Naps Make You Smarter, Increases Learning Ability & Helps Clear Space for New Info

A new study from my alma mater, University of California at Berkeley, shows that a one-hour nap can significantly restore your mental capacity, make you more intelligent and clears out old information to make way for new learning.

On the other side of the coin, the longer you go without sleep, the more we lose mental clarity and become increasingly foggy.  As any new parent knows, interrupted sleep makes one grouchy, irritable, and what’s more, poor sleep makes one less able to concentrate effectively.

When I was in college, I had classmates that would pull all-nighters to cram for finals. I never pulled an all-nighter,  partly because I just couldn’t operate the next day without sleep. The study from UC Berkeley showed a marked difference in the learning ability of students who pulled an all-nighter versus those who got their z’s in. Remarkably, those students who studied all night without sleep showed a 40% decline in their ability to learn new facts due to a shutdown in their hippocampus, a brain area associated with fact-based learning.

The hypothesis which is gaining support from research is that the hippocampus eventually becomes overloaded and sleep gives it a chance to empty itself out, similar to deleting your junk mail  folder in Outlook. Space is freed up so it can be used in new, more constructive ways.

For more information and the full article, please click here.

Have an incredible week!

John Schinnerer, Ph.D.

Positive Psychology Coach

Bay Area, California

Dr. Dave Van Nuys Interviews John Schinnerer, Ph.D. on Shrink Rap Radio – transcript

Shrink Rap Radio #228, January 10, 2010, Positive Psychology Coaching

David Van Nuys, Ph.D., aka ‘Dr. Dave’ interviews John Schinnerer

(Transcribed from www.ShrinkRapRadio.com by Virl Seribo)

 

Excerpt: I don’t know how much listeners know about positive psychology in general, but basically it’s not a self help movement, it’s not a fad.  It is a new branch of science based on a mountain of research into how and when people function at their very best.  And I think at last count, maybe a year or two ago, there were about 50,000 peer reviewed studies that are looking at what make people function optimally.  And to me, that’s what really separates it from, you know, Tony Robbins, or Marianne Williamson, and The Secret.  It’s not those things.  It’s grounded in science and it’s a change after roughly 100 years in the medical profession from what is wrong with us to what is right with us.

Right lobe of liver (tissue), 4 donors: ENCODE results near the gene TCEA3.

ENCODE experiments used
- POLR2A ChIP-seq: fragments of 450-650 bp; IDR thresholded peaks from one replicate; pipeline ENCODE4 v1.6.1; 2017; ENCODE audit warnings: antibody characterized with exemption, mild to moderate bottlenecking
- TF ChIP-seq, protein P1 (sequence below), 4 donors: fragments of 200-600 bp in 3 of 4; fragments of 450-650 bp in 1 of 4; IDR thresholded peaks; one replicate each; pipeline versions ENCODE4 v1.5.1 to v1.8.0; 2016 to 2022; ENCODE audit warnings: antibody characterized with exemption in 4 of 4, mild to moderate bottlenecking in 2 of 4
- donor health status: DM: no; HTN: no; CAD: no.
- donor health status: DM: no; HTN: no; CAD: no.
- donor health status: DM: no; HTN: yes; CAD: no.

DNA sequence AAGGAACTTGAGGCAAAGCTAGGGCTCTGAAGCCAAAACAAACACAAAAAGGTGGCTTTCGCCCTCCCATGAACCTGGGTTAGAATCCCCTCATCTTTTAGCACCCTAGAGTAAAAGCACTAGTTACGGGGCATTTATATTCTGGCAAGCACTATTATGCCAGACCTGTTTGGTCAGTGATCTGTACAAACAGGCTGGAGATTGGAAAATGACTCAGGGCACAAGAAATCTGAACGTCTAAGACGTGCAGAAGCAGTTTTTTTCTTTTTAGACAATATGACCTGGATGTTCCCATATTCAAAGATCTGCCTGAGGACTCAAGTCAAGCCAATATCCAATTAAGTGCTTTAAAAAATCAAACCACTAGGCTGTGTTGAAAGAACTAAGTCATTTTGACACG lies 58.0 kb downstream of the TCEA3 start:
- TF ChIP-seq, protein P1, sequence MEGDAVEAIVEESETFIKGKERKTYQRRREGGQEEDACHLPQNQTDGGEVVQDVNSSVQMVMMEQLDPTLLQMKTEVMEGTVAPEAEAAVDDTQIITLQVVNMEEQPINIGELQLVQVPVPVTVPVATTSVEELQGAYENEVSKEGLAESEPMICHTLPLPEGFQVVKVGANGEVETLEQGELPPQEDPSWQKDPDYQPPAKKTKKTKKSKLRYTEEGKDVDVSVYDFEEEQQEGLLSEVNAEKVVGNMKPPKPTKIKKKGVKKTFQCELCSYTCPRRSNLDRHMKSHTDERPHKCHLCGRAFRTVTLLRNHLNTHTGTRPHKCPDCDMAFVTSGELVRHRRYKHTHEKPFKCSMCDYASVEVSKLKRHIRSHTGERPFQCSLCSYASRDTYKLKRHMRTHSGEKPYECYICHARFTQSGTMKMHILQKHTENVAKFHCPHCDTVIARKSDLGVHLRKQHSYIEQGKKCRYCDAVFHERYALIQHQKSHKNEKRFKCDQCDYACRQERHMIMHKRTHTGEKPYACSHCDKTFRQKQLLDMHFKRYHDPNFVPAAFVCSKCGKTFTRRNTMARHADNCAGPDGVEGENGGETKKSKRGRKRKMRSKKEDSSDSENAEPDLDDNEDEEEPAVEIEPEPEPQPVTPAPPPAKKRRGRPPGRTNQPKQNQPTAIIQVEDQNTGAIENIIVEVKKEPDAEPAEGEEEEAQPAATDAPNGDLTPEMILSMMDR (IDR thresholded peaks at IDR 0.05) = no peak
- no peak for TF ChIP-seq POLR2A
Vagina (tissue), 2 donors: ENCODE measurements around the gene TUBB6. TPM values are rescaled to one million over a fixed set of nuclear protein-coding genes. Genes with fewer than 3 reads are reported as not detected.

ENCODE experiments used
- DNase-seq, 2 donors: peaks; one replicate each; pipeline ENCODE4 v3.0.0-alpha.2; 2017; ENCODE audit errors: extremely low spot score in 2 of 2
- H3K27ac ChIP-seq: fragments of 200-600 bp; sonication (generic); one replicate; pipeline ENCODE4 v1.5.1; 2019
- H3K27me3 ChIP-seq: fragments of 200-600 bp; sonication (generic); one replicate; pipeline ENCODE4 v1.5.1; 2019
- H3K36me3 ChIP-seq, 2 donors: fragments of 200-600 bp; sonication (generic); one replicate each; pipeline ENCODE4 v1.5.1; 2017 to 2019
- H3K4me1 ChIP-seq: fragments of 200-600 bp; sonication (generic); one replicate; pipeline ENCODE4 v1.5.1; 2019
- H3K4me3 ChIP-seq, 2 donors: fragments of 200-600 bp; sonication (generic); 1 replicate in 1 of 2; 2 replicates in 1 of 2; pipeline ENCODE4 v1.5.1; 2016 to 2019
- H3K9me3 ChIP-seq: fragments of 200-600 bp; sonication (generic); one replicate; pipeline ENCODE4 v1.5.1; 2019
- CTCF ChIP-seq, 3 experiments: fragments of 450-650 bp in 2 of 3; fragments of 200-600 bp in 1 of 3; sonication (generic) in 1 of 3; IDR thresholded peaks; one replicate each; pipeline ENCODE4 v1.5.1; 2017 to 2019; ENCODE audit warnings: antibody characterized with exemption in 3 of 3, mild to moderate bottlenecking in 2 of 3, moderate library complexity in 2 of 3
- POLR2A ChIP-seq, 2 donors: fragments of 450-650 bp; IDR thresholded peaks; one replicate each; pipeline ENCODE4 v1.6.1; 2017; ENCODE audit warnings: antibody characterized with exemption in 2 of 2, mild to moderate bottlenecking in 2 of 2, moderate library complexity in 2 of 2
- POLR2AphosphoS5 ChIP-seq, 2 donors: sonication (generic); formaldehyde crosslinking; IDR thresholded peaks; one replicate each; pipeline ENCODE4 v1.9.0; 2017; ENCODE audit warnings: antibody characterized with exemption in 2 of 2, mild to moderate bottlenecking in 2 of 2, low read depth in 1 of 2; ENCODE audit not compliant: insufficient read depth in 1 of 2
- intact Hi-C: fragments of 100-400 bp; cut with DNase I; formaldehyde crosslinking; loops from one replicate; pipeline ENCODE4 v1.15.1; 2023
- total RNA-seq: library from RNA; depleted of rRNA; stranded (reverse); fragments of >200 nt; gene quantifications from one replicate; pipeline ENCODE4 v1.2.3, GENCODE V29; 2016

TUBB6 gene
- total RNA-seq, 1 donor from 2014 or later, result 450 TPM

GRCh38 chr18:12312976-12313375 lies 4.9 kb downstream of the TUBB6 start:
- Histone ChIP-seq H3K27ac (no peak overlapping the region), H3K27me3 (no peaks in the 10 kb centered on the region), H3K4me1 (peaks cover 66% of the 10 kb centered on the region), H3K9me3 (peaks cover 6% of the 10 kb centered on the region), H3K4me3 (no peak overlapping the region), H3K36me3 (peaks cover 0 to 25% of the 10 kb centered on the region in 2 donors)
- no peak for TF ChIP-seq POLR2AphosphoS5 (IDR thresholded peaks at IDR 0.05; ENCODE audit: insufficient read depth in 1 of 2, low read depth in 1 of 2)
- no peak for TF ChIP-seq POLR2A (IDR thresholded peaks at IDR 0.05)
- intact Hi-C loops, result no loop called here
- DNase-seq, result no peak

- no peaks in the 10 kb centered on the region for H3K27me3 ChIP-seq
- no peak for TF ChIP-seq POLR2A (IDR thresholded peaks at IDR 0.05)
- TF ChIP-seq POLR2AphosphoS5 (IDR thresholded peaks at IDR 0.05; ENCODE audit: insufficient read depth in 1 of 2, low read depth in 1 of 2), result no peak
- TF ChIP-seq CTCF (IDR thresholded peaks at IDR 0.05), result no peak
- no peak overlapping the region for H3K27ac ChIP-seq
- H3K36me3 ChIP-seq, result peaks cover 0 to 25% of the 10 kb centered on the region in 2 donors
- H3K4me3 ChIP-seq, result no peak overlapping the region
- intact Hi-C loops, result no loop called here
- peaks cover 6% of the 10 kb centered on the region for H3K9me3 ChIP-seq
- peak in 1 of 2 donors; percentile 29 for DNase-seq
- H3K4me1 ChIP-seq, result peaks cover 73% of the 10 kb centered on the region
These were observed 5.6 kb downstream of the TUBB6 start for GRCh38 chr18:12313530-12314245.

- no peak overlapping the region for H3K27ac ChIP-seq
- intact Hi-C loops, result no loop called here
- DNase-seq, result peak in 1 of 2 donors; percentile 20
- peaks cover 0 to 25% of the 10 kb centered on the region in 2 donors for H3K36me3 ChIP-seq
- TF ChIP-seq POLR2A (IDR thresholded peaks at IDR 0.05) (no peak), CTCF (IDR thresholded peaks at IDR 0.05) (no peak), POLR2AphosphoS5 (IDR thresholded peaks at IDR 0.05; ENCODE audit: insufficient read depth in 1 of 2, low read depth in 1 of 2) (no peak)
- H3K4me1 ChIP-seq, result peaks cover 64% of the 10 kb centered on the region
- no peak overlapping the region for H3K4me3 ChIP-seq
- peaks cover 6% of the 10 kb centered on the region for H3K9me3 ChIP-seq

Introduction: That was the voice of my guest, Dr. John Schinnerer, who uses Positive Psychology as the underlying framework in his personal coaching practice.  John Schinnerer PhD is in private practice helping individuals learn happiness by mitigating destructive emotions and fostering constructive emotions.  Using positive psychology, he helps clients achieve happy, thriving, meaningful lives.  He graduated summa cum laude from the University of California-Berkeley with a PhD in Educational Psychology.  Dr. Schinnerer has been an executive and psychologist for over 12 years.  He’s president and founder of Guide to Self, a company that coaches clients to their potential using the latest in positive psychology, emotional management, mindfulness, and attentional control.  He’s hosted over 200 episodes of Guide to Self Radio, a primetime radio show on positive psychology in the San Francisco bay area.  Dr. Schinnerer’s areas of expertise range from positive psychology, to emotional awareness, to moral development to sports psychology.  He wrote the award winning Guide to Self: The Beginners Guide to Managing Emotion and Thought, which is available at Amazon.com and other online book sellers.  And he’s currently collaborating with the University of New Zealand in a longitudinal positive psychology study, called The International Well Being Study.  You can send Dr. Schinnerer an email via john@guidetoself.com.  Now, here’s the interview…

 

For the entire interview, please click here to go to ShrinkRapRadio.com.

 

Have a fantastic weekend!

John Schinnerer, Ph.D.

Positive Psychology Coach

San Francisco Bay Area, California< -->

Awe-Inspiring Articles Most Likely To Be Shared With Others from New York Times site

I’m always on the look out for short videos to elicit specific emotions when I speak to audiences.